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26 Jun 2010
At Friday's meeting of the ICANN board in Brussels, they voted,
probably for the last time, to approve the 2004 application for
the .XXX domain.
Purely on the merits, there is of
course no need for a top level domain for porn. This isn't about the
merits, this is about whether ICANN follows its own rules.
Despite overheated press reports, .XXX will not make porn any more
available online than it already is (how could it?), there is no chance
of all porn being forced into .XXX (that's a non-starter under US law),
and .XXX will have no effect on the net other than perhaps being a place
to put legal but socially marginal porn far away from any accidental
See more ...
Stable link is https://www.jl.ly/ICANN/xxxok.html
06 Jun 2010
Affiliate marketing is a popular way to advertise on the Net. A company
signs up affiliates, or more often an intermediary that signs up the
affiliates, and pays for each lead or each sale.
Web affiliate marketing is fairly respectable (check out my
Amazon affiliate store
and the links on my airline ticket web site)
but mail affiliates, particularly mail affiliates through intermediaries,
are a cesspit.
While there are doubtless mail affiliates that behave themselves, there
are far too many of them that sign up and spam like crazy on the somewhat
accurate theory that the more spam they send, the more responses they will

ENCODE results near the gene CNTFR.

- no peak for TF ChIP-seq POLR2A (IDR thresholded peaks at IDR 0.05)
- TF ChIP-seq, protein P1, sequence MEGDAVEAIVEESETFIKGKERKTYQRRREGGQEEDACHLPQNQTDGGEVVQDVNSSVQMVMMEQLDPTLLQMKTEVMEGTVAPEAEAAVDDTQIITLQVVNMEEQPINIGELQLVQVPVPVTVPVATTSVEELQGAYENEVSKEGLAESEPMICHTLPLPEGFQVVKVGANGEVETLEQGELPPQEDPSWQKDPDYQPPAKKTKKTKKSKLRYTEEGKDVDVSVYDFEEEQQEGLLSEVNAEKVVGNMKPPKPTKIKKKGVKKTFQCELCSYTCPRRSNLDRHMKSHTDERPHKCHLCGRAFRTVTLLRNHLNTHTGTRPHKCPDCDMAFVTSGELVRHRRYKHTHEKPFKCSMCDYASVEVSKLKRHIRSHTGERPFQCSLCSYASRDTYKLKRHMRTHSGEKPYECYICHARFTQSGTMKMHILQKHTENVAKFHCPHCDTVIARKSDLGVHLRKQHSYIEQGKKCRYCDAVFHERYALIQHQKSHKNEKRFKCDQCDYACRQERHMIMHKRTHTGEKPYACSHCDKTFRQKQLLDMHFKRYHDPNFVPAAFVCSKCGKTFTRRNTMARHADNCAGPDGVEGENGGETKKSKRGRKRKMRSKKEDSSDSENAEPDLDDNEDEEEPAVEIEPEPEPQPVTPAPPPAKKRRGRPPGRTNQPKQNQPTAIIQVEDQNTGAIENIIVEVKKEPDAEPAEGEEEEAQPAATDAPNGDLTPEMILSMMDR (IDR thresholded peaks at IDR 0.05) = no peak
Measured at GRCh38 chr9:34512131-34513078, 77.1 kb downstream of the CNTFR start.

get and the more leads they'll have to sell, with the only downside being that
they might have a cheap hosting account cancelled.
The marketers and intermediaries invariably make the affiliates promise
not to spam, but since they don't know what addresses the affiliates are
mailing to, and see only the leads and (maybe) the occasional complaint
from recipients of the ads, it's extremely difficult to monitor what the
affiliates are doing.
Moreover, it is very hard to build a substantial
true opt-in mailing list, and if you have a good list, its value for
your own business is too great to be worth annoying the people
on it by sending third-party ads. Hence affiliates have to use lousy lists,
such as purchased lists of dubious provenance, addresses mechanically scraped
off web sites.
It's an open secret in the business that the business is full of sleazeballs
who will cheerfully do things like using a suppression list
provided by marketer A as a prospect list for marketer B.
With this in mind, does a marketer bear responsibility under CAN SPAM
for mail that affiliates send?
The answer, both from the wording of CAN SPAM and from simple logic,
should be of course it does, but the sad tale of ASIS vs.
Azoogle suggests that judges think it doesn't, at least not in
the Ninth Circuit.
See more ...
Stable link is https://www.jl.ly/Email/asisaff.html
My other sites
Who is this guy?
Airline ticket info
Criminal Abuse of Domain Names: Bulk Registration and Contact Information Access
90 days ago
A keen grasp of the obvious
My high security debit card
397 days ago
Coalition Against Unsolicited Commercial E-mail
Network Abuse Clearinghouse